You may be wondering if listening to running music helps you perform better or not.
- Running music enthusiasts usually cannot imagine why anyone would put themselves through the drudgery of working out without a tune to motivate them. They would rather give up running than run without a soundtrack.
- People who don’t need music powering their every step point to safety issues. They wonder how anyone can run safely when it’s so easy to lose yourself in your music.
Here are the facts…
Listening To Running Music Does Help
The critics of running music have one thing right – music does make a runner less aware of himself and his surroundings. This dissociation, in fact, is what makes runners listening to music perform better. They perform because they don’t need to think about their discomfort.
Does It Matter What Kind Of Music It Is?
Many runners assume that the faster their choice of running music, the more energetic their performance is likely to be.
Studies exist, however, that find no reason to believe this.
Another British study, for instance, tested 3 groups of test subjects on stationary bikes. One group worked out without music, another did it to fast music, and a third did it to slow music.
As expected, the group with no music performed the least impressively.
The other 2 groups, however, pedaled the same distance. Not only did the music piped into their ears help them perform better, but they didn’t even feel that they had worked out very hard. The kind of music they listened to had no effect on their performance.
Listening To Music Only Goes So Far Though
Music can only help you run better as long as it is able to hold your interest.
For example, most people aren’t able to hook themselves up to some music and have it help over the duration of a marathon — because when you tire of listening to music, the effect wears away. Music only helps as long as it draws you in.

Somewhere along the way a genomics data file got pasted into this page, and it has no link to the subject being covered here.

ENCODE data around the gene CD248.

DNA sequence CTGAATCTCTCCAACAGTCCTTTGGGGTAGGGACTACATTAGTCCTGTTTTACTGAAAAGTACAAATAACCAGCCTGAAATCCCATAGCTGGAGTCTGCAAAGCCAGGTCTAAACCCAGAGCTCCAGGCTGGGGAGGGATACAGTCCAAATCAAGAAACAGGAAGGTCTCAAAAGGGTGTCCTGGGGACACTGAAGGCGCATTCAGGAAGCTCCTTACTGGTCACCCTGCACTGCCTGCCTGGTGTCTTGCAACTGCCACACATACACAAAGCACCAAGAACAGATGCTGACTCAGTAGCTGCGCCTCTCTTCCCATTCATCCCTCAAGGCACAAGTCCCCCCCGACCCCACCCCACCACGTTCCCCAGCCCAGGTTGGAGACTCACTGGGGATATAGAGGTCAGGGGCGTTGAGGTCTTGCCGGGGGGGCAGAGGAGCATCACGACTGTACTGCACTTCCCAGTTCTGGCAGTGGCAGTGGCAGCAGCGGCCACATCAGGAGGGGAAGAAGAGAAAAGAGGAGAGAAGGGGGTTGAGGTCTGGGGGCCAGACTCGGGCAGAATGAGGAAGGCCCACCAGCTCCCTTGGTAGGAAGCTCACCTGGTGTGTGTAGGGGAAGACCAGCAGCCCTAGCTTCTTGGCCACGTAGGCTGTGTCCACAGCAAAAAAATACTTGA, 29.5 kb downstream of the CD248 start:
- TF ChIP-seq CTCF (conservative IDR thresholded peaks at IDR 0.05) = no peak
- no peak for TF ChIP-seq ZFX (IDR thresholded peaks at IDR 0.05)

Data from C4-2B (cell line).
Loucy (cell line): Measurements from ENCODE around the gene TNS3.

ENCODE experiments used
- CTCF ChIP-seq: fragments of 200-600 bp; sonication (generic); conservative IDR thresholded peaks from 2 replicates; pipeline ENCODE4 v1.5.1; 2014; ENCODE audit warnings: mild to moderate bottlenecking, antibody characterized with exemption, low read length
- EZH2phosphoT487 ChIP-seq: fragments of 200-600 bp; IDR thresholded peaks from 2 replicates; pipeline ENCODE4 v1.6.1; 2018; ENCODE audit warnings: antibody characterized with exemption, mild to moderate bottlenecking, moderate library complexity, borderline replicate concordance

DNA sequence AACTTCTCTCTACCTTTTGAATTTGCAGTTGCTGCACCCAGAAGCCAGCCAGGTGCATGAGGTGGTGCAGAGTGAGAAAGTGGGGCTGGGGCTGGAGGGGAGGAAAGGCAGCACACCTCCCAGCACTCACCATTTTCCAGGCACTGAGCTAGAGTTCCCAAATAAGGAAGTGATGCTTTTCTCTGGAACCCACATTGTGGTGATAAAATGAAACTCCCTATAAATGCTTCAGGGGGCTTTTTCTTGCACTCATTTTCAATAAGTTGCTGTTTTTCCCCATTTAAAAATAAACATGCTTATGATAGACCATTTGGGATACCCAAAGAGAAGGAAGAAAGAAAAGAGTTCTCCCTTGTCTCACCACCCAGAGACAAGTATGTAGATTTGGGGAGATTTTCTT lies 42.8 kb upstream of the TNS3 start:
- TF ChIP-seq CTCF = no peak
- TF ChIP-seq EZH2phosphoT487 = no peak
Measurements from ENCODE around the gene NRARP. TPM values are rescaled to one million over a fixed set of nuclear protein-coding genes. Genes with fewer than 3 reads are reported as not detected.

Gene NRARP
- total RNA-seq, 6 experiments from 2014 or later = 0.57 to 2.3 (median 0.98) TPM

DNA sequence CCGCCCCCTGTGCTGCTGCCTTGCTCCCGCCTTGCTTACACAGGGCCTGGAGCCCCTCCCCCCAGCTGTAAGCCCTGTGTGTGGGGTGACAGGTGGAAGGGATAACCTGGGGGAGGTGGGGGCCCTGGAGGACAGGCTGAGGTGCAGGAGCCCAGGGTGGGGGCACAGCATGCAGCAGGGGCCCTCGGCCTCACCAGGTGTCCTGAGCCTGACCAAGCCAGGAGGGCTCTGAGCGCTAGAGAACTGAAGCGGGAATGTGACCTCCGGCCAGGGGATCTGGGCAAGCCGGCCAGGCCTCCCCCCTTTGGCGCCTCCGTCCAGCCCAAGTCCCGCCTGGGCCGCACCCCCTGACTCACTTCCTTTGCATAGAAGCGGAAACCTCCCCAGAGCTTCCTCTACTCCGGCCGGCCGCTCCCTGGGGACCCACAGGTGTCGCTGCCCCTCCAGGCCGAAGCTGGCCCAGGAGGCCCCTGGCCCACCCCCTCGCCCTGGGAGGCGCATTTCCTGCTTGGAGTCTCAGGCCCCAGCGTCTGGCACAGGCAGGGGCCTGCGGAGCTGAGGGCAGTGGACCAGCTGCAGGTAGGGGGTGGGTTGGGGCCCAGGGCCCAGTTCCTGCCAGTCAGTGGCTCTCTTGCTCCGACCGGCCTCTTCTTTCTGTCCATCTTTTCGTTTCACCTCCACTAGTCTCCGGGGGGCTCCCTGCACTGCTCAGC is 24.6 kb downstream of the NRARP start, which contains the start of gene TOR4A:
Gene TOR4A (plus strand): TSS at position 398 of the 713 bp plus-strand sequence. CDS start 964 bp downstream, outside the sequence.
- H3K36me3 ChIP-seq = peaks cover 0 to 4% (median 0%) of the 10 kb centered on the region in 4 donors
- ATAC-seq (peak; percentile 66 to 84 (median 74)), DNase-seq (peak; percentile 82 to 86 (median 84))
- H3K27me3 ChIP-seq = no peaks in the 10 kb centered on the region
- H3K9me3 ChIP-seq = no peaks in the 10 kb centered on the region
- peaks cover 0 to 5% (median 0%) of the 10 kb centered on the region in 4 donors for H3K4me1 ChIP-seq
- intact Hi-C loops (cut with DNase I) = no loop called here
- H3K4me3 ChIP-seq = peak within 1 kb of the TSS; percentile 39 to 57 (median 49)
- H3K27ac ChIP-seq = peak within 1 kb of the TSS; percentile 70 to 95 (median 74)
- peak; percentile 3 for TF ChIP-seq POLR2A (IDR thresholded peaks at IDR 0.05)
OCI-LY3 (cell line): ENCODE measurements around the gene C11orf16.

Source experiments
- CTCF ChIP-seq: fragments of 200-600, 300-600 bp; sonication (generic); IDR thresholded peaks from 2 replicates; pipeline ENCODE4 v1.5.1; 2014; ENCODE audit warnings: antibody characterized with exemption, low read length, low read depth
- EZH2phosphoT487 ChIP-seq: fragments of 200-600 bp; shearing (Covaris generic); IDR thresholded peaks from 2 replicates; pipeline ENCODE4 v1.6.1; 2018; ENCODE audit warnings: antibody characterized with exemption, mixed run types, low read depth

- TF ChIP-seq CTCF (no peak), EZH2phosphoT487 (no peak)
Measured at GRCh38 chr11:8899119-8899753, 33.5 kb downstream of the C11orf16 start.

Highly trained athletes often report that running to music degrades their performance.
The dissociation principle doesn’t work for competitive runners. They don’t treat running as simple exercise to stay fit. They run and work out with the specific aim of being better. To push themselves in this manner, they need to be entirely present in the moment – to concentrate.
Music can help these runners, though, when they just need to run to stay fit like everyone else.
It’s undeniable that listening to music helps people perform better.
It can definitely make a daily exercise routine far more palatable.
If you have enough music to fill a long running music playlist, you owe it to yourself to try running to music. You could find that it eases your life considerably.
Must read: How To Listen To Music While Running
More Pros & Cons Associated With Running Music
- Running With Music: The Case For And Against It
- Can Music Make You A Better Runner?
- 7 Reasons You Should Listen To Music When You Workout
- Pros And Cons Of Running With Music
- Music’s Effect On Motivation And Intensity
- Beats Per Minute Music Explained
- More Cons Than Pros To Running With Music
I represent the non-competitive cyclists, runners, and swimmers of the group. I mostly write about all the ways that biking, jogging, and swimming are fun when you're not a serious athlete.